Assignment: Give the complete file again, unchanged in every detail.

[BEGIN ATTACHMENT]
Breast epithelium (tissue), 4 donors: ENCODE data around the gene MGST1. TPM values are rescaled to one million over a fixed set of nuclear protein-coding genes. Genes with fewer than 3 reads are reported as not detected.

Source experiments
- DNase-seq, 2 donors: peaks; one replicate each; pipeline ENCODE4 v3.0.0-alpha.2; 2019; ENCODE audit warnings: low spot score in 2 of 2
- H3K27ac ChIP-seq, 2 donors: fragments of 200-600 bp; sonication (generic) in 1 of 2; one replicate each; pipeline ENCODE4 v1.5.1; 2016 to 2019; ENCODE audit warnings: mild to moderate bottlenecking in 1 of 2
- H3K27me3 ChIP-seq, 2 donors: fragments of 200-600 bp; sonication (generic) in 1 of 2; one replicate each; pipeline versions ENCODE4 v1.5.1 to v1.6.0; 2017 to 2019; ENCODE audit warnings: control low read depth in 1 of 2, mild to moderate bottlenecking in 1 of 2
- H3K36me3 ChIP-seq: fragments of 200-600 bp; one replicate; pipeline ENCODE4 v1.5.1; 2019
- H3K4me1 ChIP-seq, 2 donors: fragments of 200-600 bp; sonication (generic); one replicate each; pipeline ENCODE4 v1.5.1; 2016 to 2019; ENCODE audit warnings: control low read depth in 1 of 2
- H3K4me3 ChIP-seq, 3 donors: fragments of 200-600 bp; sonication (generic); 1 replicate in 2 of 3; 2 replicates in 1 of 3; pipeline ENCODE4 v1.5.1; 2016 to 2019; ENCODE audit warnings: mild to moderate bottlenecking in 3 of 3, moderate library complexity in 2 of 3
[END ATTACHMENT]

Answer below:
Breast epithelium (tissue), 4 donors: ENCODE data around the gene MGST1. TPM values are rescaled to one million over a fixed set of nuclear protein-coding genes. Genes with fewer than 3 reads are reported as not detected.

Source experiments
- DNase-seq, 2 donors: peaks; one replicate each; pipeline ENCODE4 v3.0.0-alpha.2; 2019; ENCODE audit warnings: low spot score in 2 of 2
- H3K27ac ChIP-seq, 2 donors: fragments of 200-600 bp; sonication (generic) in 1 of 2; one replicate each; pipeline ENCODE4 v1.5.1; 2016 to 2019; ENCODE audit warnings: mild to moderate bottlenecking in 1 of 2
- H3K27me3 ChIP-seq, 2 donors: fragments of 200-600 bp; sonication (generic) in 1 of 2; one replicate each; pipeline versions ENCODE4 v1.5.1 to v1.6.0; 2017 to 2019; ENCODE audit warnings: control low read depth in 1 of 2, mild to moderate bottlenecking in 1 of 2
- H3K36me3 ChIP-seq: fragments of 200-600 bp; one replicate; pipeline ENCODE4 v1.5.1; 2019
- H3K4me1 ChIP-seq, 2 donors: fragments of 200-600 bp; sonication (generic); one replicate each; pipeline ENCODE4 v1.5.1; 2016 to 2019; ENCODE audit warnings: control low read depth in 1 of 2
- H3K4me3 ChIP-seq, 3 donors: fragments of 200-600 bp; sonication (generic); 1 replicate in 2 of 3; 2 replicates in 1 of 3; pipeline ENCODE4 v1.5.1; 2016 to 2019; ENCODE audit warnings: mild to moderate bottlenecking in 3 of 3, moderate library complexity in 2 of 3